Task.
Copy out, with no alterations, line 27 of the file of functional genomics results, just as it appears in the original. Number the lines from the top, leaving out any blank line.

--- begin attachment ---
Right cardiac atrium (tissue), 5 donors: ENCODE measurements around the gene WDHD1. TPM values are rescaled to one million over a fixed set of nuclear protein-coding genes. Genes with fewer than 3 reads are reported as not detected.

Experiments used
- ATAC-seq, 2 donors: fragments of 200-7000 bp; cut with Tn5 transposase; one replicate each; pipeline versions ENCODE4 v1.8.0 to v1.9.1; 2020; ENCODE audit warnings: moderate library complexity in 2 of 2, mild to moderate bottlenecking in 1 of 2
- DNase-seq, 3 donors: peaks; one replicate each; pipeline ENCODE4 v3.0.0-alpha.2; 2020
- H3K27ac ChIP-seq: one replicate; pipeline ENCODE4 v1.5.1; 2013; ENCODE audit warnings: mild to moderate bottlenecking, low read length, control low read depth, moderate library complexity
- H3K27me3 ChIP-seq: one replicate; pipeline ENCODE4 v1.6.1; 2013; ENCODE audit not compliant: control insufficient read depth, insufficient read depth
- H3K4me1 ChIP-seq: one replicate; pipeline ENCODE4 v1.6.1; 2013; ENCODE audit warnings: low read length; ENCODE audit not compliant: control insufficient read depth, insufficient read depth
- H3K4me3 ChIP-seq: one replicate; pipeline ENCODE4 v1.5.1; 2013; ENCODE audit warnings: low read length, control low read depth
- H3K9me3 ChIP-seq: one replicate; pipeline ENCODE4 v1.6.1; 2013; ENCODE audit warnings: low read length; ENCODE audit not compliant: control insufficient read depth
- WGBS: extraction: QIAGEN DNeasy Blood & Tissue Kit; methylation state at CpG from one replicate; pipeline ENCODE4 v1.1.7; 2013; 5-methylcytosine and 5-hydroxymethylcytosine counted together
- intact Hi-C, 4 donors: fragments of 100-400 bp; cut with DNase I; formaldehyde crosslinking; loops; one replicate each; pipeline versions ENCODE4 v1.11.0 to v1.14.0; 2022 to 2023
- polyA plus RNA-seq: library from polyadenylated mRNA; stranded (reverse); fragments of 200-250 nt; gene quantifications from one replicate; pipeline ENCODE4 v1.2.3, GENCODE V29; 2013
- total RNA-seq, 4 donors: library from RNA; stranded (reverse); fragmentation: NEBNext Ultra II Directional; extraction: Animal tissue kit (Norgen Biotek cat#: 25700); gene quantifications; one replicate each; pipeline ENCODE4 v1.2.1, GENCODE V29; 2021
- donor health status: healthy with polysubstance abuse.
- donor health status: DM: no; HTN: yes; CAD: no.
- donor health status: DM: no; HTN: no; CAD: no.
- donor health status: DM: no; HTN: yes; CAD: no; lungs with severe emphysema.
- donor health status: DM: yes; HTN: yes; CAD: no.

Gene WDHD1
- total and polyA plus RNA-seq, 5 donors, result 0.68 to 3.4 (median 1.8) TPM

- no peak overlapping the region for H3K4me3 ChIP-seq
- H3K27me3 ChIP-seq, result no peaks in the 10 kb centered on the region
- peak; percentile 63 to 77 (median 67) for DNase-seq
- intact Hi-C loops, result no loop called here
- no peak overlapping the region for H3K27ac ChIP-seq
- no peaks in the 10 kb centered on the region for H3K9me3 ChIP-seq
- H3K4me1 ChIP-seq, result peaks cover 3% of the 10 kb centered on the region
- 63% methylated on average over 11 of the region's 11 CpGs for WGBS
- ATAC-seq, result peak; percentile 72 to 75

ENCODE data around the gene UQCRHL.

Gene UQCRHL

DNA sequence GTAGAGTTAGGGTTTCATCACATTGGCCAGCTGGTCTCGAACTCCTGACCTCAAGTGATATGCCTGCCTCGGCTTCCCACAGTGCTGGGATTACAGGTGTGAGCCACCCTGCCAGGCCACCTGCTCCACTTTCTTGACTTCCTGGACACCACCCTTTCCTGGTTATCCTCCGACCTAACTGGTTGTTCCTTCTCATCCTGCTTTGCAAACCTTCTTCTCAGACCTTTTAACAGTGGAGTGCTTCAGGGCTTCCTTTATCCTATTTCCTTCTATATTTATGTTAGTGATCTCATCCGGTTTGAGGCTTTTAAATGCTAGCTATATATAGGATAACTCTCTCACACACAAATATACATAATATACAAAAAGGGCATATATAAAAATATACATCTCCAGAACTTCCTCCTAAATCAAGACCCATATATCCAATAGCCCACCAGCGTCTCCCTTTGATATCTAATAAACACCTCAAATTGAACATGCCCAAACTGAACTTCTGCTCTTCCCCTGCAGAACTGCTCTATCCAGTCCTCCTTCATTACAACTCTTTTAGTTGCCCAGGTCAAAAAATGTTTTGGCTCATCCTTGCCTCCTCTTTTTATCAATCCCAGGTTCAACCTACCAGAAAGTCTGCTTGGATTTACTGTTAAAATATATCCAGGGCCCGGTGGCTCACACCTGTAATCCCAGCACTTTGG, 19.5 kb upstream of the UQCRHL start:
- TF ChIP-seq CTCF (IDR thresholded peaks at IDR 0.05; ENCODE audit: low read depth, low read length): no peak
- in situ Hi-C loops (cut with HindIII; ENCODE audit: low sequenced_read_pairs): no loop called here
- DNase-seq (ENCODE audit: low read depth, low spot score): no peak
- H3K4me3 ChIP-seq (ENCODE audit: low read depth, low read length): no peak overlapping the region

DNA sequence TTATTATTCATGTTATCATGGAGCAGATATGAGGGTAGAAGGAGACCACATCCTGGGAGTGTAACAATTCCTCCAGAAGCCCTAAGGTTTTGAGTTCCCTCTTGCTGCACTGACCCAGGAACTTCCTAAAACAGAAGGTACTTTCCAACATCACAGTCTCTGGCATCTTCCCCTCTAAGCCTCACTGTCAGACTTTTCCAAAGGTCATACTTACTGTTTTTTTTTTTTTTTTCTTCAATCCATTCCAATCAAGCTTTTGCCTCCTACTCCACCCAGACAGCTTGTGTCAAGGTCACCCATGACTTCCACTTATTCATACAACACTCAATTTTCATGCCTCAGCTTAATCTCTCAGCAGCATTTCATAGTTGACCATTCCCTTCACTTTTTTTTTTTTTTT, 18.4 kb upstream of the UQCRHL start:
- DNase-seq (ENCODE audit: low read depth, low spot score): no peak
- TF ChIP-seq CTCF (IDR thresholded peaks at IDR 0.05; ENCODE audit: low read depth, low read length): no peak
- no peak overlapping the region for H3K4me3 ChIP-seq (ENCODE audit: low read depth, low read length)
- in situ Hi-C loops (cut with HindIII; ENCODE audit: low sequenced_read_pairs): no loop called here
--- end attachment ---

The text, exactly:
- H3K4me1 ChIP-seq, result peaks cover 3% of the 10 kb centered on the region